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allocating I want to launch a process and retrieve the stdout and stderr. I don t really care about getting this in real time.

I wanted to use subprocess.check_ouput(), but the process might fail. After reading StackOverflow and the Python docs I added a try .. catch block:

def execute(cmd,timeinsec=60):
  print("execute ",cmd, " with time out ",timeinsec)
    output = subprocess.check_output(cmd, stderr=subprocess.STDOUT, timeout=timeinsec,universal_newlines=True)
  except subprocess.TimeoutExpired:
    print("timeout expired")
    return "",2
  except subprocess.CalledProcessError:
    print("called process failed")
    return "",1
  print ('The command returned the following back to python:'+output)
  return output,0

But when I print the output with output.decode('utf-8') I just get the first line of the output.

Note : I'm running this in the MSys environment distributed with Msysgit 1.8 on windows.

Do you have any idea of what can be wrong? Do you know any better way to do this?

share|improve this question
SSCCE – Robᵩ Mar 19 '13 at 19:57

You must be using . Please tag your question accordingly. Also, I am not sure why you are calling read() method of output. The output is a byte string and does not have a read() method. The following code works for me:

#! /usr/bin/env python3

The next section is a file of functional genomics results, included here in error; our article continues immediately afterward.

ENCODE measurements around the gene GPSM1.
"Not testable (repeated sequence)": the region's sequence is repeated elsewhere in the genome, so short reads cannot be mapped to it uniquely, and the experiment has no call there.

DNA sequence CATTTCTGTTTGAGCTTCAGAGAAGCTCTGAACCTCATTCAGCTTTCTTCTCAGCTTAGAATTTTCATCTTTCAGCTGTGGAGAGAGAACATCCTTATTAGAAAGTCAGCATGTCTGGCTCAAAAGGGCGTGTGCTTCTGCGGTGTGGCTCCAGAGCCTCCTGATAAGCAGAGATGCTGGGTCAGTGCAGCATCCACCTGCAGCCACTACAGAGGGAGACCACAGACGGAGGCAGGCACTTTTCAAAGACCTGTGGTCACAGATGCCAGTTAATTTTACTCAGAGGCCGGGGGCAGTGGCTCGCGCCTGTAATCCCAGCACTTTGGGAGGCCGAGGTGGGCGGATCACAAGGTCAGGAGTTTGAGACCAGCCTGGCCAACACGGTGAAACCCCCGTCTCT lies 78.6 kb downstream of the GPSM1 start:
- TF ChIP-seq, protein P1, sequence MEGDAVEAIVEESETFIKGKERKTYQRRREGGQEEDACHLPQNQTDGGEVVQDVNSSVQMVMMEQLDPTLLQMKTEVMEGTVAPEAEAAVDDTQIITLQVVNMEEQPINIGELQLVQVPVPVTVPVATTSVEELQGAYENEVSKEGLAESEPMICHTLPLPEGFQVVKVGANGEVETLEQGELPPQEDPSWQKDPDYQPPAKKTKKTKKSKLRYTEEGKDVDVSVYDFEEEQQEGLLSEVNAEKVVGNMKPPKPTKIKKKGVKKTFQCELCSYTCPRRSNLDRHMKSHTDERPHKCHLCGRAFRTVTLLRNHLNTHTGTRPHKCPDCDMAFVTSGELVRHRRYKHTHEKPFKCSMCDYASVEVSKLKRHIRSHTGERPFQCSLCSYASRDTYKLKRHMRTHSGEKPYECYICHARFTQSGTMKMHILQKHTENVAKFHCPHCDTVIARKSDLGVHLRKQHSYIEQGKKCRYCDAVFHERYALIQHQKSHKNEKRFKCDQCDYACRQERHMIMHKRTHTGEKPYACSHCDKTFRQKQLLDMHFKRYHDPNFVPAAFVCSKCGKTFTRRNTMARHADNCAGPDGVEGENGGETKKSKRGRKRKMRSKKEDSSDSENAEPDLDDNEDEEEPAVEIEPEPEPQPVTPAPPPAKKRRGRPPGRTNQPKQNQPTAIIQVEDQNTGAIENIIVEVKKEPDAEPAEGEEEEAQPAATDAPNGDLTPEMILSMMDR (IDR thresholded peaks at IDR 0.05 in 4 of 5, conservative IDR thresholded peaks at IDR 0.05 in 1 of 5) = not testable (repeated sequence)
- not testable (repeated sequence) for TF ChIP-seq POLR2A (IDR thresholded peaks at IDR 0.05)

import subprocess

try :
    retcode = 0
    cmd = ["/bin/ls", "/usr/local"]
    output = subprocess.check_output(cmd, stderr=subprocess.STDOUT)
except subprocess.CalledProcessError as e:
    output = e.output
    retcode = e.returncode


The output is:



If I trigger an error by replacing /usr/local with /usr/localfoo (which does not exist), then the output is:

/bin/ls: cannot access /usr/localfoo: No such file or directory


Finally, you can add universal_newlines=True to check_output() call and not have to worry about calling decode() on the output:

output = subprocess.check_output(cmd, stderr=subprocess.STDOUT,universal_newlines=True)

Please take the above example and see if you can make it reproduce your problem. If you can reproduce the problem, please post your code, its output, and all error messages (copy, paste, and reformat for SO).

share|improve this answer
Hi Yes this works, I forgot to mention that I'm on windows, in a Git bash. – dzada Mar 20 '13 at 9:15
The problem is that it does not fix my problem. I put the whole function code in my post. thank you for your help – dzada Mar 20 '13 at 9:23
up vote 0 down vote accepted


The problem was that the application in windows launched in the subprocess was allocating a console (built using Visual) and the stdout of the process was already redirected outside, and only one print was done in the original cout before this redirection

share|improve this answer
Ah. The old re-redirection issue. Glad you figured it out. – crayzeewulf Mar 20 '13 at 14:49

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